• Teaching progressions: USA Weightlifting teaches coaching the lifts with a top-down approach, meaning aspects of the pull of each lift are taught from the hips—the power position—and as athletes learn the position, the coach adds a lower position and lower position until the athlete is lifting from the floor comfortably.
  • Error correction: The lifts are very technical, and newer athletes will make common mistakes. This section will go over common errors and coaching techniques to correct these flaws.
  • Program design: The course will go over basic programming concepts like periodization and progressive overload, and how they can pertain to an Olympic weightlifting program.

RELATED: What Is Progressive Overload?

Along with these major sections, the course will also cover coaching weightlifting for sports performance coaches, and how the Olympic lifts can carry over into many sports athletes’ training routines.

Course Design

Being the first step to learning about coaching Olympic weightlifting, this course is designed for beginners and experienced coaches alike. The course schedule runs for two days, typically 9 hours on the first day and 6 hours on the next, including a 1-hour lunch break. You must be present for the entirety of the course.

In my experience, the course was a mix of hands-on learning with lectures. After lectures discussing technique, we broke into small groups with PVC pipes or empty Olympic barbells to practice the snatch and clean and jerk progressions. While one person practiced the lifts, another acted as a coach and helped correct the lifter’s errors using a mix of verbal and tactile cues.

crossfit coaching
Credit: CrossFit, Inc

On the in-person course, there isn’t a set practical test, but participation is encouraged during the practical portions of the course. While someone may be injured and unable to perform the lifts during the course, the instructor will have you take a more active role in coaching course participants performing the lifts.

Even on the online course, participation is highly encouraged. While access to a bar and bumper plates or PVC pipe isn’t required, the course description does recommend it.

Studying Experience

When I took the USA Weightlifting Level 1 course in 2018, I had been weightlifting and strength training for nearly two decades and coaching weightlifting movements for one decade. So the two-day course was a slight refresher for me and the certification exam was fairly easy. 

Obviously, that won’t be the case for everyone. In my course alone, there were a couple of participants who had never done the Olympic lifts before. Even if you’re new to the world of weightlifting, the two-day course covers everything you’ll need during the course. There won’t be any surprises on the exam; pay attention and participate in the course, and study the course materials, and you should be fine.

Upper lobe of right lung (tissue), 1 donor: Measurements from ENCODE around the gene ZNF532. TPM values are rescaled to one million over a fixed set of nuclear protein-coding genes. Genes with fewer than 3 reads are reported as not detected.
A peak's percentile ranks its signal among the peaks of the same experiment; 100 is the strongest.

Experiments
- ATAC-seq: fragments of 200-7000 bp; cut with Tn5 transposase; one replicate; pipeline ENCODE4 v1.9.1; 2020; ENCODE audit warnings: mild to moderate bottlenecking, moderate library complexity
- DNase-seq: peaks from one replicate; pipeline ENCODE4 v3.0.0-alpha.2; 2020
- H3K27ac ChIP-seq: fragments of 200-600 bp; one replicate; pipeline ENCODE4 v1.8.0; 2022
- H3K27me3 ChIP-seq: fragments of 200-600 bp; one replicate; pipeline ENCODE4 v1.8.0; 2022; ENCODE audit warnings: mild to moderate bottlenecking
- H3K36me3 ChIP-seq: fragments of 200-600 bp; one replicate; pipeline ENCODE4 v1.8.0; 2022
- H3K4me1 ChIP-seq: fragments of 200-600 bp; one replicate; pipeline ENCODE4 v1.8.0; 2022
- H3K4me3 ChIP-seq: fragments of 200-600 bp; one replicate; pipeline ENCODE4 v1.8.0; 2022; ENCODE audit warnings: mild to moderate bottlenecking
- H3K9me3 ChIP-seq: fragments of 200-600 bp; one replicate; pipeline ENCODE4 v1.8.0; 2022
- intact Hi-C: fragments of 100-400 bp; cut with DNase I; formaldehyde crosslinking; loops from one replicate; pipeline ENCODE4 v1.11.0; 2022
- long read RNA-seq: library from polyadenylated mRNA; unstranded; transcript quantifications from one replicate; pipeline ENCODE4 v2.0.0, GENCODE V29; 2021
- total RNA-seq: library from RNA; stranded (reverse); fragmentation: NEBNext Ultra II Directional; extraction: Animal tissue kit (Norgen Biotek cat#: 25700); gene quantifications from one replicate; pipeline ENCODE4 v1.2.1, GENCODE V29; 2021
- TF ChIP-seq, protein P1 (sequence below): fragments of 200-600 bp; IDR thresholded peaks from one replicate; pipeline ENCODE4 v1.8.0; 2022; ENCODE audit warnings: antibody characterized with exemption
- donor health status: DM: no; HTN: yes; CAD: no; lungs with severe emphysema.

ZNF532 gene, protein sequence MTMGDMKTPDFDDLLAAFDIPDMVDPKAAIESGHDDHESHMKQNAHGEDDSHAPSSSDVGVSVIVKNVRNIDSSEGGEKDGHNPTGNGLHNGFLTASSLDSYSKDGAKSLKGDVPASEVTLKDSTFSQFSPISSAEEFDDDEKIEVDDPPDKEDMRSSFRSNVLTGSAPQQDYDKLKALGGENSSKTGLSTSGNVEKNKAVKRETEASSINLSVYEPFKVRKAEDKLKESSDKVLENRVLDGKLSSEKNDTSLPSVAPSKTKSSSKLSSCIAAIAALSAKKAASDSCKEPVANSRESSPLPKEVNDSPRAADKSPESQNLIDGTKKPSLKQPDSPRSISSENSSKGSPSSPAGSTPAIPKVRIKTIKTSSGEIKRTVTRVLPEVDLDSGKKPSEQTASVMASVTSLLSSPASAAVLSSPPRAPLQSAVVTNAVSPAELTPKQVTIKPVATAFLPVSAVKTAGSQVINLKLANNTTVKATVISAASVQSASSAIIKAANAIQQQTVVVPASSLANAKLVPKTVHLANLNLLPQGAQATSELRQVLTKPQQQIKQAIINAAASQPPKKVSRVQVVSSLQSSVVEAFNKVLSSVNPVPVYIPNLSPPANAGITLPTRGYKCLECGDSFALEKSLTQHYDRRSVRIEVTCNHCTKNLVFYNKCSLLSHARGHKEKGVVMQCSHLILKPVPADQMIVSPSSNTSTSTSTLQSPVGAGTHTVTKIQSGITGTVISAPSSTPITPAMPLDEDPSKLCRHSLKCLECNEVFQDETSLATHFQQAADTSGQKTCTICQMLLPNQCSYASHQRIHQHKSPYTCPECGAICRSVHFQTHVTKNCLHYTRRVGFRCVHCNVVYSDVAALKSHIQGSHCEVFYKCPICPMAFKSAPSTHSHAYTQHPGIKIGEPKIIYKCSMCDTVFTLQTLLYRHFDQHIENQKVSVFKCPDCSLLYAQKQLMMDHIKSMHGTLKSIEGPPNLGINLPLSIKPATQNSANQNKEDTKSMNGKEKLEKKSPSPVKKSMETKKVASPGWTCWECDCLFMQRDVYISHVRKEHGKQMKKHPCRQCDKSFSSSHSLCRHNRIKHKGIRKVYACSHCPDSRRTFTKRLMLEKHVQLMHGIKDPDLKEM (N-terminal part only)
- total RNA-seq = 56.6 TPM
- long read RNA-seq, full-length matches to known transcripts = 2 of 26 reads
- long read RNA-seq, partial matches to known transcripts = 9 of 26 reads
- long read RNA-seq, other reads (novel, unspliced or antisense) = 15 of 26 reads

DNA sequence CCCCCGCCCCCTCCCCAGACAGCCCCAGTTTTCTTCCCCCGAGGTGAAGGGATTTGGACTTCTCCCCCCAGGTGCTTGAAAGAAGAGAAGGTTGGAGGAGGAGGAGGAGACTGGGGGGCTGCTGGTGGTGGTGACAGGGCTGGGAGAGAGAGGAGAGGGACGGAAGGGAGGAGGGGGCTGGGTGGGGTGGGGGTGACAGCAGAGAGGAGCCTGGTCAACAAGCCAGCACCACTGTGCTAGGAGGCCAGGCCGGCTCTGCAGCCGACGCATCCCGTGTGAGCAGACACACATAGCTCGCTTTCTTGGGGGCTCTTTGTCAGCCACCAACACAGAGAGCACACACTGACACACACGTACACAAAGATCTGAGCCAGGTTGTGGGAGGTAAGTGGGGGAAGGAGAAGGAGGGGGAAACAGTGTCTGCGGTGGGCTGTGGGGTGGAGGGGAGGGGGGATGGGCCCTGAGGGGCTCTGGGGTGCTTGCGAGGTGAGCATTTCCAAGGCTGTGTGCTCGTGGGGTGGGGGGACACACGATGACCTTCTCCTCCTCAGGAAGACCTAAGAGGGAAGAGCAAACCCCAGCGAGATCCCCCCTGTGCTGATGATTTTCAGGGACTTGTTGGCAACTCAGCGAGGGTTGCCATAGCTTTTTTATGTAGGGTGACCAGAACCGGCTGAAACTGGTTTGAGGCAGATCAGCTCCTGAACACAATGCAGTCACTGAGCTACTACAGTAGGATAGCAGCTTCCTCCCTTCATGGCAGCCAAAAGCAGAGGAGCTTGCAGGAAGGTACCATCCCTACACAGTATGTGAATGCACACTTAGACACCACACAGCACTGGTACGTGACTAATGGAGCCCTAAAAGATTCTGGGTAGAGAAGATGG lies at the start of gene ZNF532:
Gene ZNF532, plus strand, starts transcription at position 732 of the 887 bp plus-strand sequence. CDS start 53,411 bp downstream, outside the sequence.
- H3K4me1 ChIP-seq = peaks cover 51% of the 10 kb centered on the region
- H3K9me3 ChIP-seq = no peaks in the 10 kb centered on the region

Man studying the NASM online module at a computer

The course study materials are online to keep up with any rule changes that happen with the sport of weightlifting. They are a healthy mix of texts, slides, diagrams, and modules to help with studying.

Exam Options and Test-Taking Experience

At the end of the second day of the Level 1 course, the certified coach will administer a certification exam to you. This is a relatively short written exam. The questions are multiple choice, and you need a passing score of 70% to pass the exam and earn your certification.

The online exam is similar, just done online at home instead of in person.

You have two attempts to score a passing grade and earn your title of Level 1 Coach. If you don’t pass in two attempts, the website encourages you to email them to find out next steps.


Earning your Level 1 certification makes you a USA Weightlifting Level 1 Coach and shows your knowledge of coaching the Olympic lifts effectively, which will earn you a bit of industry recognition amongst personal trainers and strength and conditioning coaches.

A Level 1 Coach also qualifies to create their own barbell club, which can then qualify and compete at national-level competitions.

Additionally, USA Weightlifting coaches also have access to purchase USA Weightlifting’s General Liability Insurance, which will help protect coaches from third-party claims of injury or property damage. It’s $65 and provides a million dollars of coverage for 1 year.

Advancement As a USA Weightlifting Coach

For those wanting to continue pursuing coaching weightlifting, there is the Level 2 course which is designed similarly to the Level 1, but takes a deeper dive into methodologies in training and programming, as well as competition coaching.